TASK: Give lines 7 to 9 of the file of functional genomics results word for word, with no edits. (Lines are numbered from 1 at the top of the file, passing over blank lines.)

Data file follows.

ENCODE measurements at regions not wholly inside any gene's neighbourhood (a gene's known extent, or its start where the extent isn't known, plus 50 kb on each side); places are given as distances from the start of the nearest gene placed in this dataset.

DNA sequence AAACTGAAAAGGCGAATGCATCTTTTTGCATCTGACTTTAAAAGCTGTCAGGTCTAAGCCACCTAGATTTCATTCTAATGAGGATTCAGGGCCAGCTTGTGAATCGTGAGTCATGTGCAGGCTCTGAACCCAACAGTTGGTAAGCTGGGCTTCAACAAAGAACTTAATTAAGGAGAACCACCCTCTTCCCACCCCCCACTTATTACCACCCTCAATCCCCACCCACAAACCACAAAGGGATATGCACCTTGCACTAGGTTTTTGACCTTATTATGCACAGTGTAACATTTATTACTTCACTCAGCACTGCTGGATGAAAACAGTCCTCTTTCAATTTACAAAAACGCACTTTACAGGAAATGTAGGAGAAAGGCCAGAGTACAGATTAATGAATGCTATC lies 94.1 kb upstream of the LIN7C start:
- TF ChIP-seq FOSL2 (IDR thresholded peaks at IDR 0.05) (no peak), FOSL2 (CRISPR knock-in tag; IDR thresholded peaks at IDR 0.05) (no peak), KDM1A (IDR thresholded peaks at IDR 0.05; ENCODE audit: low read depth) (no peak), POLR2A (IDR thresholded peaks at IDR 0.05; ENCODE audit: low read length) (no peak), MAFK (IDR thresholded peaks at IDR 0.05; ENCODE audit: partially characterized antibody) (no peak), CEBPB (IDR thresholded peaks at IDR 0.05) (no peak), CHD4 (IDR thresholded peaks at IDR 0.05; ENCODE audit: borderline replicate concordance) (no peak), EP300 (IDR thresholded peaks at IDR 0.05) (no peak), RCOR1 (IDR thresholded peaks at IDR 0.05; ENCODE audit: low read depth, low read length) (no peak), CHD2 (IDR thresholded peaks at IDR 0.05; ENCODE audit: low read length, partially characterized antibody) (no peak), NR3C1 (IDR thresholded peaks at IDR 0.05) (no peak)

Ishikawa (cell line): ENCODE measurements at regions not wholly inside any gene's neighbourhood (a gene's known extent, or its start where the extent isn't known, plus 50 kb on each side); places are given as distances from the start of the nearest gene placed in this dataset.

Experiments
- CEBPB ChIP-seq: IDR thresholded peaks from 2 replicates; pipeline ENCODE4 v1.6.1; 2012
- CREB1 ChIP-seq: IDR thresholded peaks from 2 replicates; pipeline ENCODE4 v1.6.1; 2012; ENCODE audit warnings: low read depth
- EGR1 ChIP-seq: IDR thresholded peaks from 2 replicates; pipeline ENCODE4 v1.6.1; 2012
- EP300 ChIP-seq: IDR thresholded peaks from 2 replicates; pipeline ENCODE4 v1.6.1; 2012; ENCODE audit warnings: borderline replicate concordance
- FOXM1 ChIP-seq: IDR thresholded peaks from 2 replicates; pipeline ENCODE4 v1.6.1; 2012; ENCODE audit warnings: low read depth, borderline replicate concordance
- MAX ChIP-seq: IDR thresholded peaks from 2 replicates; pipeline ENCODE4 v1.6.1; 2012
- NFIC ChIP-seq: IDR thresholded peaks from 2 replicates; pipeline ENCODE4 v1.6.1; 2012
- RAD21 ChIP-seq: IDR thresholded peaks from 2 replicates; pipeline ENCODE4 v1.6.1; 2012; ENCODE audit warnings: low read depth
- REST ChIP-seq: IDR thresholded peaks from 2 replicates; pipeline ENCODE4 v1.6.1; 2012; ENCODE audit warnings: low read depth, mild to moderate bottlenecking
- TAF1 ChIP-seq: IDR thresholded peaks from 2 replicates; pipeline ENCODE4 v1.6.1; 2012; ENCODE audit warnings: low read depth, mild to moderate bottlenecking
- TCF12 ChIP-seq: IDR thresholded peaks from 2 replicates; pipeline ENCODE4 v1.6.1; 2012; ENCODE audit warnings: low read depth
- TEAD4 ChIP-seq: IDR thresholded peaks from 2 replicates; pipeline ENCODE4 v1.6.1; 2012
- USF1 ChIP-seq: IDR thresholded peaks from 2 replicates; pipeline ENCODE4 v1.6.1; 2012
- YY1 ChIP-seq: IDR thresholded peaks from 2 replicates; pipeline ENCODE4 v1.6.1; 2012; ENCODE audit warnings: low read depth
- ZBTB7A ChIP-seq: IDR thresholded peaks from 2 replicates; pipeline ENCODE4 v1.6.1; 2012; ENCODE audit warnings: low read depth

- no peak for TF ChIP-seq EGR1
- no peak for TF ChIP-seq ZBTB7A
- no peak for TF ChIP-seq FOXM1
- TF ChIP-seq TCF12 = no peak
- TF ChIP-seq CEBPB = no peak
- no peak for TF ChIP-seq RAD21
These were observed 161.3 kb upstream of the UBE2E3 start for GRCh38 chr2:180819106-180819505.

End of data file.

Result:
- CREB1 ChIP-seq: IDR thresholded peaks from 2 replicates; pipeline ENCODE4 v1.6.1; 2012; ENCODE audit warnings: low read depth
- EGR1 ChIP-seq: IDR thresholded peaks from 2 replicates; pipeline ENCODE4 v1.6.1; 2012
- EP300 ChIP-seq: IDR thresholded peaks from 2 replicates; pipeline ENCODE4 v1.6.1; 2012; ENCODE audit warnings: borderline replicate concordance